I'd like to tell you all about one of the most important hours of my life. I was a very young speaker, just beginning a journey that would take me all over the world. I have never been a comfortable speaker and always, even now, fiddle with the lecture, rehearse lines, reassure myself, right up until I begin. I have grown comfortable with the nerves because I am aware that they give me energy and keep me focussed. But one day, I was particularly frightened of speaking in front of someone in the audience.
Sol Gordon was, at the time, at the peak of his career. He commanded large audiences, he had the reputation of a speaker of power and humour, he had cut a very large path. I had heard him speak twice and was completely impressed with his 'voice' ... he managed to have his style and his humour highlight the content of his presentation in ways that I had never seen before. I was used to humour being an overhead of a cartoon that only barely had anything to do with the theme of the presentation. For Sol, humour, drama, were part of life and life was the subject of his presentation. 'Gifted' isn't enough of a word to describe him as a speaker, he was so much more than that.
A couple of years later I was speaking at a conference where Sol was the 'wrap up' keynote. I was terrified to speak in front of him. He was the best and I was afraid that he'd simply sit in the audience and shake his head mournfully while I presented. He didn't. I watched him while I talked, he laughed, he made notes, the attended to what I said. Afterwards I spoke to him when we were both gathering notes and tidying up in readiness to leave the lecture hall. I congratulated him on another barnburner of a lecture and asked him what he thought of my lecture.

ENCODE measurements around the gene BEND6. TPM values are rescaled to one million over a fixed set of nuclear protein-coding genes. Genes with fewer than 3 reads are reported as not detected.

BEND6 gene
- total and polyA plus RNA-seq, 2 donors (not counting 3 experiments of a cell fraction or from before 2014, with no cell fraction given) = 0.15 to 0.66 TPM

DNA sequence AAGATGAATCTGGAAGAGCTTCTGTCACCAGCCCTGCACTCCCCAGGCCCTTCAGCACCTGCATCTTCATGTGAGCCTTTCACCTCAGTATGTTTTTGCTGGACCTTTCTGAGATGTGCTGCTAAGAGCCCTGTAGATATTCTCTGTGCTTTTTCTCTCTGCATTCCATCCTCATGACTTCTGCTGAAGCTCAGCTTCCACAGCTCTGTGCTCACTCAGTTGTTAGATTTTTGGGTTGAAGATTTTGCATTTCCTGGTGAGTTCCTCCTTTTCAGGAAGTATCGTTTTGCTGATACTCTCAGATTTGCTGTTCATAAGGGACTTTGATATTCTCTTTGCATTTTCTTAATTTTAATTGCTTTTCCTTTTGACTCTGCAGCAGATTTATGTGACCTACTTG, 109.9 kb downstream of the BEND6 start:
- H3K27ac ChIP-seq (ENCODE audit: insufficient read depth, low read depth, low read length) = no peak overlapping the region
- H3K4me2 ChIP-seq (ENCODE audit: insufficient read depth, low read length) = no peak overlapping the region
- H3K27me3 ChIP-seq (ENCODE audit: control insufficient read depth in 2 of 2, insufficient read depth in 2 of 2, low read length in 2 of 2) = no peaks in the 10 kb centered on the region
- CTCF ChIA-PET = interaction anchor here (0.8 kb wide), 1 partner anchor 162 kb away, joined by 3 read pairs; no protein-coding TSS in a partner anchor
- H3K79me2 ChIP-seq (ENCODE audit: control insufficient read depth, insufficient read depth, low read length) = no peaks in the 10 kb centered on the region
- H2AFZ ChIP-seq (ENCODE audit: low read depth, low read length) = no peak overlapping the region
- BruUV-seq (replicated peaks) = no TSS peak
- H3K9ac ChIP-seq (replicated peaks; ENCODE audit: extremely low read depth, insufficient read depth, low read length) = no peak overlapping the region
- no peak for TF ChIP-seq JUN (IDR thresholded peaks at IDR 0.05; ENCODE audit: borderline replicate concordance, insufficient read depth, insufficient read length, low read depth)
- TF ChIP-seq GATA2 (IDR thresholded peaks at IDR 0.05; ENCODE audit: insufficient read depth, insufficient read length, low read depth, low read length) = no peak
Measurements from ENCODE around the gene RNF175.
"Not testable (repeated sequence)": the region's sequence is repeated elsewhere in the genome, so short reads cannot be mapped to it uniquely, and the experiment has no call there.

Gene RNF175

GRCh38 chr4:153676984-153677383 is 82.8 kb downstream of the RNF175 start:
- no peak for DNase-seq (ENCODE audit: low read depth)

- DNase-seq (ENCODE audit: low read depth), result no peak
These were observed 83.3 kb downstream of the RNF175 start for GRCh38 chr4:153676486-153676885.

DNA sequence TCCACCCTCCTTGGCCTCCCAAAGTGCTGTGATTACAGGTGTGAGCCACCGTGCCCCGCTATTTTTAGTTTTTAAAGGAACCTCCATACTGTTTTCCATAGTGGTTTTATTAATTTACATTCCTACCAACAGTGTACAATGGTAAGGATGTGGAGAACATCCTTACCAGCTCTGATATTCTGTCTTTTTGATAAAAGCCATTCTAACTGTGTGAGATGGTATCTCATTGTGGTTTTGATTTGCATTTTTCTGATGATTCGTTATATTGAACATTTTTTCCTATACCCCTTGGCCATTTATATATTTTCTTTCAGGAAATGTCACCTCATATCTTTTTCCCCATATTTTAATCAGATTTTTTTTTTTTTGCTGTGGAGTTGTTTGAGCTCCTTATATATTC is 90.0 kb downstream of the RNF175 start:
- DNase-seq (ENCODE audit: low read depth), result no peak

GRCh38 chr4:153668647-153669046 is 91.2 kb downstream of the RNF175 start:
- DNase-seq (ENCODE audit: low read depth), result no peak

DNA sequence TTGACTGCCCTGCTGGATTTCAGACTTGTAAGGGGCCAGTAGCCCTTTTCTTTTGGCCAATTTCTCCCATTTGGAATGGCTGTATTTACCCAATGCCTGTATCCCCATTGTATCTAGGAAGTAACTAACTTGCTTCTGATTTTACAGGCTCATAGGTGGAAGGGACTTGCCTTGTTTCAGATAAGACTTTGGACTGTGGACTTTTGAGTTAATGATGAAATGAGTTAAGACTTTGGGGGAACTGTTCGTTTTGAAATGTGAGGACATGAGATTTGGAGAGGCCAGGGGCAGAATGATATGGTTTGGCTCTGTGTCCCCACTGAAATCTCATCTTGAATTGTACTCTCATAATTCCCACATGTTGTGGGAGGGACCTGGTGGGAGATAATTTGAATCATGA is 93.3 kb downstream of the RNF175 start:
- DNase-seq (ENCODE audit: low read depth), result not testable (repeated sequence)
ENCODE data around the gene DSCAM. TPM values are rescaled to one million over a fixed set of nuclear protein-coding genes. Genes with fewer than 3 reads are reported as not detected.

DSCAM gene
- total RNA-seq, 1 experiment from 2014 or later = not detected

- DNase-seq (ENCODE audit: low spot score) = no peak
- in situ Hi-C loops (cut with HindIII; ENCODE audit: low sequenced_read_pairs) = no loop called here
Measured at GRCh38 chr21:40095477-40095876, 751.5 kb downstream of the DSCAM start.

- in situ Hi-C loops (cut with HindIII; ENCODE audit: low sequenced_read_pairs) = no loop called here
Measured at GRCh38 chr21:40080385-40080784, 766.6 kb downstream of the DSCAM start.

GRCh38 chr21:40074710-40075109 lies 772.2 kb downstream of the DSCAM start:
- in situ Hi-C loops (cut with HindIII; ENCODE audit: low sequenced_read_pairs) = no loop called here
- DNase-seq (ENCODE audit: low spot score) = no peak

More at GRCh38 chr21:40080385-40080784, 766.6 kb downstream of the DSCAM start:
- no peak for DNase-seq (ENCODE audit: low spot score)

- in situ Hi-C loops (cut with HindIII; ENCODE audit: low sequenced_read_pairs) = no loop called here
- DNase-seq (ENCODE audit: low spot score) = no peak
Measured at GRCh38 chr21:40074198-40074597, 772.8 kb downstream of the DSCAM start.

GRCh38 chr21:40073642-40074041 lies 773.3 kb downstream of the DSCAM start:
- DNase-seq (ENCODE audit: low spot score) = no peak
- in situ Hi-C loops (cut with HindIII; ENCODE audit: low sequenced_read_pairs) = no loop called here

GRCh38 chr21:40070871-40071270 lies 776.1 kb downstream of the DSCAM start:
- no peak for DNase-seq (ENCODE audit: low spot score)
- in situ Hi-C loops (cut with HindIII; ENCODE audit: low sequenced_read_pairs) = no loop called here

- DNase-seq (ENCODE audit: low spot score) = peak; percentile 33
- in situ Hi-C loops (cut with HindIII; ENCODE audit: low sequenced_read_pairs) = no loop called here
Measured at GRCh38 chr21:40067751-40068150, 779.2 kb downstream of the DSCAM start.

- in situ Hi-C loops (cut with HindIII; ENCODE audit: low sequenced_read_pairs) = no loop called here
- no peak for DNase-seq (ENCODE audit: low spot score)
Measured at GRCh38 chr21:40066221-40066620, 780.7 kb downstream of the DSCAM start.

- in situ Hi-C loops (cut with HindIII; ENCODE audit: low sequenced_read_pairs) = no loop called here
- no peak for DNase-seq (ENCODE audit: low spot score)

He looked at me and asked, 'Do you want flattery or feedback, I can give you either?' I said, 'I'd kinda like both.' He laughed and said, 'Let's sit ...' We talked for almost an hour. He had me think about what it was I was attempting to do up there in front of the audience, evaluate the goals of my lecture. He asked me to think about who the audience was, what their goals were, what they had come for. He asked me to think about the purpose of my work and the meaning of my words. And he gave me advice, freely and, even, lovingly. His praise was wonderful but his guidance was firm. He said that he felt that I had greatness in me that had yet to be discovered, that if I was willing to constantly think about the means and the message, I could make a difference.
We ran into each other a few more times over the years, he invited Joe and I to the Glide Church in San Francisco and we had a wonderful lunch together. He came to hear me once, he wasn't speaking, he just came as my guest. It had been a few years since our talk, I had made the changes he suggested, I followed his advice in preparation and in presentation. Afterwards he said, 'Today, I have only flattery.'
I recieved an email from a friend yesterday letting me know that Sol had passed away. I hadn't heard. After his wife died we lost touch and I never heard from him again. I think of him still as I write new lectures - I begin with message. He introduced me what it was to have grace with greatness. He taught me what it was to enjoy the talents of others without jealousy or alarm. He taught me what a few minutes can mean to someone on the way ...
Sol, I hope my work over the last many years will have the impact that your work, your life and your message had. Because you had the courage stand for what was right, you gave permission for others to stand behind you and with you. The darkness of ignorance and of prejudice has been challeged by the light from the candle that your life lit.
Memorial for Sol